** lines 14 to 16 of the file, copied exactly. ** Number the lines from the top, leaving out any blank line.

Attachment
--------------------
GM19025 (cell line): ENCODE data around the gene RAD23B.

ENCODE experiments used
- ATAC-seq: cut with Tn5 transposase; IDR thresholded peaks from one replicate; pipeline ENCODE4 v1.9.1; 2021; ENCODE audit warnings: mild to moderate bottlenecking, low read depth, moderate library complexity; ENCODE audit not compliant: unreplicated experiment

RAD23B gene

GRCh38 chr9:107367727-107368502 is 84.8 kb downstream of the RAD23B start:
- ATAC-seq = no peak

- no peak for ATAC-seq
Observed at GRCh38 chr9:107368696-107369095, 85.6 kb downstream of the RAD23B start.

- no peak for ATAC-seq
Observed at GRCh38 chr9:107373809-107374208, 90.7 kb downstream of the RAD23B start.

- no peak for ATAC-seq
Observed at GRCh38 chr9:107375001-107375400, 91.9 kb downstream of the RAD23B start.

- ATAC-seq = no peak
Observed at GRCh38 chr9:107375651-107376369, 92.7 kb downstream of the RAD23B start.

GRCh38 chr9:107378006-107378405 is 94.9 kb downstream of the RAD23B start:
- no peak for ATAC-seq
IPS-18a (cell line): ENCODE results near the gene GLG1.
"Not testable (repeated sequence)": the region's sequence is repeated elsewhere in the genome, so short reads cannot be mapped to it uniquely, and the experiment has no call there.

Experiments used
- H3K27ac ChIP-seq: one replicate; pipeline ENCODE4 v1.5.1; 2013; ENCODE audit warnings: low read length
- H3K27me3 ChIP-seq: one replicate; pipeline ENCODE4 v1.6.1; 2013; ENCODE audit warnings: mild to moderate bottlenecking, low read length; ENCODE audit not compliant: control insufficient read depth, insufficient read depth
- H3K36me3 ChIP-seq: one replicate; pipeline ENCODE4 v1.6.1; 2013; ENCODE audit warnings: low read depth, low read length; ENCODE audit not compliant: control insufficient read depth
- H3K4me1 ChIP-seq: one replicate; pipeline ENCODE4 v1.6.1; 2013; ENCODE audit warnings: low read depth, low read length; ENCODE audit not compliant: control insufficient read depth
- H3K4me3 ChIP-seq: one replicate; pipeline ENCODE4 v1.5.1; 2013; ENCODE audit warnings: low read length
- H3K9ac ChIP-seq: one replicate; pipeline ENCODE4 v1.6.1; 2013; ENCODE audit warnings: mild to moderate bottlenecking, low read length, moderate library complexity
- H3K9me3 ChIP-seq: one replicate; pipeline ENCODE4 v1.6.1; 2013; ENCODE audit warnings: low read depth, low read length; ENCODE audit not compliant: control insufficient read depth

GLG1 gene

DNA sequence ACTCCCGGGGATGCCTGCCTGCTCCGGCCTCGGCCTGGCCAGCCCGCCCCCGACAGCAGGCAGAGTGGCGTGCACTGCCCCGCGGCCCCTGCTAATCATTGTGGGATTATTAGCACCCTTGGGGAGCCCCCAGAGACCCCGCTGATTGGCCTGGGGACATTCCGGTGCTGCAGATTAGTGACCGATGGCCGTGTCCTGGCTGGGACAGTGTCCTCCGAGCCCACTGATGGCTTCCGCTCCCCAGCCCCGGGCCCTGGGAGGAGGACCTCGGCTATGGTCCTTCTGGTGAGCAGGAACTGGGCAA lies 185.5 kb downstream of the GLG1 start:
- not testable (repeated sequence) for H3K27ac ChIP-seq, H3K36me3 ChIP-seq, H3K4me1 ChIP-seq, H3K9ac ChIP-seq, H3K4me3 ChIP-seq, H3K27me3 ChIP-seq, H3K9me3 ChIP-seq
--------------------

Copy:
Observed at GRCh38 chr9:107375651-107376369, 92.7 kb downstream of the RAD23B start.

GRCh38 chr9:107378006-107378405 is 94.9 kb downstream of the RAD23B start:
- no peak for ATAC-seq